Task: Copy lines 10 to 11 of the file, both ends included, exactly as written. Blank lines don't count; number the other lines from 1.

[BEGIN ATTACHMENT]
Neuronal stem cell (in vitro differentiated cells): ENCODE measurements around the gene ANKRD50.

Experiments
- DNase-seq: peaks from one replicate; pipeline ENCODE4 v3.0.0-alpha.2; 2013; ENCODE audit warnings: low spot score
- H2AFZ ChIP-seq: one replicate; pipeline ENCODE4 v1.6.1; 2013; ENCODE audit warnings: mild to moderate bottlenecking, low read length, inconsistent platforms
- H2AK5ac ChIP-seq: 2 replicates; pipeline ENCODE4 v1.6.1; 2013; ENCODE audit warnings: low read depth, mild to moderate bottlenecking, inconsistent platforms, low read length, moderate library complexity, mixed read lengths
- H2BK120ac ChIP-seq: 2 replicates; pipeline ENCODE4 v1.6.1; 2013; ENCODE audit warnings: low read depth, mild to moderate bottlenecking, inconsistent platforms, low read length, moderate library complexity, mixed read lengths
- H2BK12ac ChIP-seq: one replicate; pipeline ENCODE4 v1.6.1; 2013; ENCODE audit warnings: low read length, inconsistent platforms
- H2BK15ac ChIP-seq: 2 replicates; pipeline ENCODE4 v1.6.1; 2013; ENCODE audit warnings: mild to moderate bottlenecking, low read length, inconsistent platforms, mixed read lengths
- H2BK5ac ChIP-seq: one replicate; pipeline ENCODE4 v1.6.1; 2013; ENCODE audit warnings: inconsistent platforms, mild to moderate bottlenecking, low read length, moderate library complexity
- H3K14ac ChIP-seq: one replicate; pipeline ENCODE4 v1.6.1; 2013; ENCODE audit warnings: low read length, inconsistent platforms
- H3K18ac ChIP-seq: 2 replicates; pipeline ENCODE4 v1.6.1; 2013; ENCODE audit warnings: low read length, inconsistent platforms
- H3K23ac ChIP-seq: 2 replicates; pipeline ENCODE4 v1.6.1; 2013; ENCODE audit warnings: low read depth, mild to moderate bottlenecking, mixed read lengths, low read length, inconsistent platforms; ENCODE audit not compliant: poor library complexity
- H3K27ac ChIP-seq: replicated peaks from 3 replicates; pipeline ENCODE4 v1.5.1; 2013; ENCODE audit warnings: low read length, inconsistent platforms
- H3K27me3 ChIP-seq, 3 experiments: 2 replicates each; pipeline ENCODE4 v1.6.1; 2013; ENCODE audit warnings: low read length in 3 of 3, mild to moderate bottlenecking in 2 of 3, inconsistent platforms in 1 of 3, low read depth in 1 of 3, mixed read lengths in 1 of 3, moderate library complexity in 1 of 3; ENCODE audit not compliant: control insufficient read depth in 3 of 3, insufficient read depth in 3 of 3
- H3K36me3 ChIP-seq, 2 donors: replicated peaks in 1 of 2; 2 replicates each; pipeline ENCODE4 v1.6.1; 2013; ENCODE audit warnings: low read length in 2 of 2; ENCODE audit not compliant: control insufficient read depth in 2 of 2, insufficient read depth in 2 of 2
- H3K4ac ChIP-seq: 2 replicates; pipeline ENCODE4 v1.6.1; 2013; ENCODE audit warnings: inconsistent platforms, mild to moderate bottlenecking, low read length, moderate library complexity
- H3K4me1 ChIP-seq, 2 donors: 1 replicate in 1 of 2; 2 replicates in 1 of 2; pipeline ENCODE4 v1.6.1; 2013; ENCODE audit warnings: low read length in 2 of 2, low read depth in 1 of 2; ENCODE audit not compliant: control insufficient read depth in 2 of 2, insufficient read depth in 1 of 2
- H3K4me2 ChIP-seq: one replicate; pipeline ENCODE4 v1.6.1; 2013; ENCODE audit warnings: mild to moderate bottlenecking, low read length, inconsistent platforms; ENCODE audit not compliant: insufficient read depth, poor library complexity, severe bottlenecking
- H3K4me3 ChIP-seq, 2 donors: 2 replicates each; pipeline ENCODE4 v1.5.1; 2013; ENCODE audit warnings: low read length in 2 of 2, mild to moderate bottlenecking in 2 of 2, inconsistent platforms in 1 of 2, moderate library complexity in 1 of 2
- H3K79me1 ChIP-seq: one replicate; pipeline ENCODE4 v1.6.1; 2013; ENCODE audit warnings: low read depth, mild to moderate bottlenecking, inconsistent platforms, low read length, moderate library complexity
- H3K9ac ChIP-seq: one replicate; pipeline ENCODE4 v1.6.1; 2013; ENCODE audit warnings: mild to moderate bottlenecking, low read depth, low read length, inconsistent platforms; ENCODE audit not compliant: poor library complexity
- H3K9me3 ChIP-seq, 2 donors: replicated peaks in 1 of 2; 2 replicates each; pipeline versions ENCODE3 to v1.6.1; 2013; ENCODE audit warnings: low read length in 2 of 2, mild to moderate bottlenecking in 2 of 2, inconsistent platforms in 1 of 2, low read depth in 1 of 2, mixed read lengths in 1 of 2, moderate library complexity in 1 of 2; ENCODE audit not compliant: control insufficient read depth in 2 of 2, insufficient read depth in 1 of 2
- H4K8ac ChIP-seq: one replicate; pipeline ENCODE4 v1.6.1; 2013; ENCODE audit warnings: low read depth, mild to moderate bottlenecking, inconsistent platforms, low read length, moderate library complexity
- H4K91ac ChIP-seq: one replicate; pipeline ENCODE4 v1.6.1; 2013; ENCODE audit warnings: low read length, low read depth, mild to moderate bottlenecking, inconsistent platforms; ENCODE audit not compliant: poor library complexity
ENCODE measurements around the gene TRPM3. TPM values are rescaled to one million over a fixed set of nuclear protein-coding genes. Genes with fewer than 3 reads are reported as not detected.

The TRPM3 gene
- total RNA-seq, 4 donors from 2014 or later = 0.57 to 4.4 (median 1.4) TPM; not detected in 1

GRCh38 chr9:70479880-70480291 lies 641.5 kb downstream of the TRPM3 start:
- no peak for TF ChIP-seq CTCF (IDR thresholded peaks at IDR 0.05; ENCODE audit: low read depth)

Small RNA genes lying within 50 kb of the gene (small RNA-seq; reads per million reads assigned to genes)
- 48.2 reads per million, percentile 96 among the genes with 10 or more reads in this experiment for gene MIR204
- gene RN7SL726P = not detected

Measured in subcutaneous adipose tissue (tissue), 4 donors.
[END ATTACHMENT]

- H3K14ac ChIP-seq: one replicate; pipeline ENCODE4 v1.6.1; 2013; ENCODE audit warnings: low read length, inconsistent platforms
- H3K18ac ChIP-seq: 2 replicates; pipeline ENCODE4 v1.6.1; 2013; ENCODE audit warnings: low read length, inconsistent platforms